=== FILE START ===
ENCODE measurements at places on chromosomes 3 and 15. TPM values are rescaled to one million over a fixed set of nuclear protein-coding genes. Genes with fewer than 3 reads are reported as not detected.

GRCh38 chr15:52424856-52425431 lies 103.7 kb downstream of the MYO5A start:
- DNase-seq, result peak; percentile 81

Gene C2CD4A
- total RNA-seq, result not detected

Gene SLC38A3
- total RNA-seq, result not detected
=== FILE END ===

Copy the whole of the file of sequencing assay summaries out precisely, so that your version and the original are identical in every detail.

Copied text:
ENCODE measurements at places on chromosomes 3 and 15. TPM values are rescaled to one million over a fixed set of nuclear protein-coding genes. Genes with fewer than 3 reads are reported as not detected.

GRCh38 chr15:52424856-52425431 lies 103.7 kb downstream of the MYO5A start:
- DNase-seq, result peak; percentile 81

Gene C2CD4A
- total RNA-seq, result not detected

Gene SLC38A3
- total RNA-seq, result not detected